The Museum of Contemporary Art Zagreb


Dalibor Martinis: Data Recovery 1969-2077

December 6, 2016 – February 12, 2017

With a title that has associations with the digital age, the main theme of the exhibition Data Recovery is the recovery of lost data, a phrase well known in IT terminology for the procedure in which stored data are rescued after some software or hardware crash. However, Dalibor Martinis makes use of fragments, which he considers the only possible form in which information, events or facts can be recovered. The complete wholes that come into being thereby contain lost elements from social, political or personal histories that the artist has “renewed” precisely through the data recovery procedure. He has no claims to be recovering pure information and rejects both the ideologically charged rewriting of history and the collective act of forgetting that have characterised this region since the mid-90s.

The strategy of Data Recovery should be understood as a departure from the concept of the retrospective, for the artist resists the idea of his oeuvre being complete. This negation of finalisation is visible for example from his first exhibition N & Z Module, originally presented in the Student Centre Gallery in 1969. Now, Martinis calls this piece Work for an exhibition in 1969, treating it as work in progress, never to be finished.

The ultimate year from the title of the exhibition betokens the time at which the post-human entity DM2077 will come into being. The year is not chosen at random, for it is precisely the 99th year since the first time-dependent conversation that the Dalibor Martinis of 1978 started with the posited D. Martinis of 2010.

The exhibition negates chronological time as an unchallenged given, for the artist moves through time in circular formations, underlining thus the impossibility of fixing on a core meaning or a real and basic signification. Thus the artist turns into researcher into, media archaeologist and re-interpreter of, his own oeuvre, which he understands as non-linear creative evolution. This kind of approach is clear in the work I am addressing you man to man, an action carried out in the mid-seventies, in which the artist put leaflets with just the same text in the letterboxes in his neighbourhood. And this leaflet in turn became the starting point for an action of the same name in 2004 in which the artist “canvassed” his fictitious electoral constituents, equating his own political programme with an artistic action.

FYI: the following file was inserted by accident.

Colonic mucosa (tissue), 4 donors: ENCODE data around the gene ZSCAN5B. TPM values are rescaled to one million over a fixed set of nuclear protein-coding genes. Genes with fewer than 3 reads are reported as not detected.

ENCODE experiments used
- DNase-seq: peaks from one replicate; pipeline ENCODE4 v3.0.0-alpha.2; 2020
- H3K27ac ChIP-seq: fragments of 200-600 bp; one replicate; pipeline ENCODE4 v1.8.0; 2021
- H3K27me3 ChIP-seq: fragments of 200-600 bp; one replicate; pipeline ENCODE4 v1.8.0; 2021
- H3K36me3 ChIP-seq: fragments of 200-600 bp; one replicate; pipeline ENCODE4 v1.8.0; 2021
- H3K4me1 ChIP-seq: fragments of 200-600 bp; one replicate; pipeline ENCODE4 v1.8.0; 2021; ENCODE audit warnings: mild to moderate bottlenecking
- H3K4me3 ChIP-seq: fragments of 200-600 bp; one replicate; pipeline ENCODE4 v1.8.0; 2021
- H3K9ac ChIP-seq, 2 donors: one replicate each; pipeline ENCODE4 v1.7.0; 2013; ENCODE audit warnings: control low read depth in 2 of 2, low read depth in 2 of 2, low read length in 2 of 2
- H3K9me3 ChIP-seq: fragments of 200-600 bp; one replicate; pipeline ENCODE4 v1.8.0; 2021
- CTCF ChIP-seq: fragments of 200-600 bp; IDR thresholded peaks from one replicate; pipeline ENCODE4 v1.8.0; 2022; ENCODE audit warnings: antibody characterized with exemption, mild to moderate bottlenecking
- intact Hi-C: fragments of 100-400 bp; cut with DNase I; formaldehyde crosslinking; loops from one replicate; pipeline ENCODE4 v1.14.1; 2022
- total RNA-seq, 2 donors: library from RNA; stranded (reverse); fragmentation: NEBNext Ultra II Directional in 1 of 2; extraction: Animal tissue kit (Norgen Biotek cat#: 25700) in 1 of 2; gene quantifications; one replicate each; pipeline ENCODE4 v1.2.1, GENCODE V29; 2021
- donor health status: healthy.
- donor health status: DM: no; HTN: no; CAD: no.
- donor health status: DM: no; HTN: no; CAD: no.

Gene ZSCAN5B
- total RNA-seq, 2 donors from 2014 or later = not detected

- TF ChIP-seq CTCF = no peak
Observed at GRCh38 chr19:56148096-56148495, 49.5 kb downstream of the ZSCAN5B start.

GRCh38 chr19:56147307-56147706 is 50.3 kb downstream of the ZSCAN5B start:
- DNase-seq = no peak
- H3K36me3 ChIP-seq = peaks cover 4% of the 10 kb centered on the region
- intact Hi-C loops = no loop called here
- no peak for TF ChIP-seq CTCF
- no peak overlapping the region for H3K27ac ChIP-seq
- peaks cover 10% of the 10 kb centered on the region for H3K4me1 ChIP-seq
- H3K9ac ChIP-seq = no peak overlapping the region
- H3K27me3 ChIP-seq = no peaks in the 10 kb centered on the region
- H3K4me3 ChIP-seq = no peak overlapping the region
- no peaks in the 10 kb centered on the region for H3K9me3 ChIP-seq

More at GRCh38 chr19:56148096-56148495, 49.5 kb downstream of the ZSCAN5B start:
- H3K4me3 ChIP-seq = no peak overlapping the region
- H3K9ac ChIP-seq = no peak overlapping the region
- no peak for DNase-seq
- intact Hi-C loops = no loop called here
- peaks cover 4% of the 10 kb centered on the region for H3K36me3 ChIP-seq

For Martinis, every time one of his works is put on, whether it is the first time or a revival, it is always a new game, always a new possibility for verification of the context and the setting in which he functions. For example, Martinis does the work Eternal Flame of Rage as a performance, then sets it up as a musealised installation, as well as a video installation on the Media Facade of the Museum.

In the exhibition a visitor is put in the situation of having to meander through space and chronology (which is actually less important) alone. But he or she will at the same time note the contradictions; although the movement always takes place in several units that have set themes, a kind of coherence is achieved only in what is called the Palace of Projections, a segment of the set-up totally dedicated to Martinis’ film and video oeuvre.

The set-up has been created by Ana Dana Beroš and the artist himself. With the help of the chief curator Nada Beroš and me as the curator of the exhibition, we have constructed units that will make orientation in space and time somewhat easier.

Leila Topić

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